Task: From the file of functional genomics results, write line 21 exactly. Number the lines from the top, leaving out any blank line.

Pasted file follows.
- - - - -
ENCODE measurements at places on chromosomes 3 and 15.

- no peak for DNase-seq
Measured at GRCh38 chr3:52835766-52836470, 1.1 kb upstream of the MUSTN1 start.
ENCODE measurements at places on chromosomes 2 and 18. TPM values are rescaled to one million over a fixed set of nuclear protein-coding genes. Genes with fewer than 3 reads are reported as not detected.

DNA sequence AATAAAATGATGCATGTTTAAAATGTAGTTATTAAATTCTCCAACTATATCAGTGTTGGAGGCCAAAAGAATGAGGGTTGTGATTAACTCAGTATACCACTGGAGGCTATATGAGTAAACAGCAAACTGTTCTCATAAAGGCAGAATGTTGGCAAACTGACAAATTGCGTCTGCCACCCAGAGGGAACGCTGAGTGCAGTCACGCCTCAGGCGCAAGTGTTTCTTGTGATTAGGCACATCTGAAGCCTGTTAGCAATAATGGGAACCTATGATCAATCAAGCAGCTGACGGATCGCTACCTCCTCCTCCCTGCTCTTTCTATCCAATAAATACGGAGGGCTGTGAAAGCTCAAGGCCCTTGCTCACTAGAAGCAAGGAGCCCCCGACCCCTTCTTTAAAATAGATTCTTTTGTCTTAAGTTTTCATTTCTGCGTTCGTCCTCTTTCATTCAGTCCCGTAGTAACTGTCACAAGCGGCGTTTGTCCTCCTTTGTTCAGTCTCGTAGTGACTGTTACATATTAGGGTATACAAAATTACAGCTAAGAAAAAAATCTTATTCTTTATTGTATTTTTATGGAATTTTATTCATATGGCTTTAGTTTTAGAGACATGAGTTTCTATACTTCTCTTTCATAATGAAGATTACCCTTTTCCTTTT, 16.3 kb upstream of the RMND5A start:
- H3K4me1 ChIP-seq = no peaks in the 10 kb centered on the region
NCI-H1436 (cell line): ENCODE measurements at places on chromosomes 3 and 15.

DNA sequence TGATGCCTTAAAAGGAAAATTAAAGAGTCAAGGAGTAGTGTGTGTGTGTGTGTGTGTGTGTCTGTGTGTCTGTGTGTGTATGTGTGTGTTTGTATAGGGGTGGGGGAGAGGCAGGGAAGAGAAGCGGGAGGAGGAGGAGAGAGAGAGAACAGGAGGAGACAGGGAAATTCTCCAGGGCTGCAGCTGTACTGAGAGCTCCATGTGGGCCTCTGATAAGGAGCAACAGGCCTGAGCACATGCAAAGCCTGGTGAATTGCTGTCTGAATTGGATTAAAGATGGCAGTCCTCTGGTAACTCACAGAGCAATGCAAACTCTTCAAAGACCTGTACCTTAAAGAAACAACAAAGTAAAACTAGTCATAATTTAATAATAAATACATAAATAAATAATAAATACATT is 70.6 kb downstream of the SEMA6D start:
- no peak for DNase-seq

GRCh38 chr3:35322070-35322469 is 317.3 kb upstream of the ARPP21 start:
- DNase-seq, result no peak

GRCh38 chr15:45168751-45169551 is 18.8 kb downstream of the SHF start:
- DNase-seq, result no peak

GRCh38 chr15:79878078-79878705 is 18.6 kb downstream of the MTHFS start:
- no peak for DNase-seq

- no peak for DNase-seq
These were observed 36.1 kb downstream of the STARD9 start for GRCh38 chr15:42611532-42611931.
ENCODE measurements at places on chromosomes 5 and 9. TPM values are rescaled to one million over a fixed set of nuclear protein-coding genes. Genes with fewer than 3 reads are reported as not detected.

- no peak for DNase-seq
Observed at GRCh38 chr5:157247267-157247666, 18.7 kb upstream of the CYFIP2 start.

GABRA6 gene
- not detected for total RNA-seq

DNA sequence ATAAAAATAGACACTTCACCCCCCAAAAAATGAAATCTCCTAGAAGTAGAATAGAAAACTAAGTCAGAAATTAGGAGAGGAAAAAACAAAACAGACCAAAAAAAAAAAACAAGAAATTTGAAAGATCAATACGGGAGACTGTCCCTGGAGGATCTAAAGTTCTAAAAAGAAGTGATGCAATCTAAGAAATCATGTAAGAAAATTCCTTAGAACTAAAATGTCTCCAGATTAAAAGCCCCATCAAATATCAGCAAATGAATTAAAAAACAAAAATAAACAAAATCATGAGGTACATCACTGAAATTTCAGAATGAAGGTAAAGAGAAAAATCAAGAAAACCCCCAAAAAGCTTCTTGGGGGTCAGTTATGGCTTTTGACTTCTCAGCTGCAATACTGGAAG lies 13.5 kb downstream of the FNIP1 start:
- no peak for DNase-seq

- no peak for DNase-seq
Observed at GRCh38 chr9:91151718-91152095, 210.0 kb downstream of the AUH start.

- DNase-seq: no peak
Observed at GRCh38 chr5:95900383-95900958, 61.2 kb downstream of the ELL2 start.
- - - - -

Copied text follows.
GABRA6 gene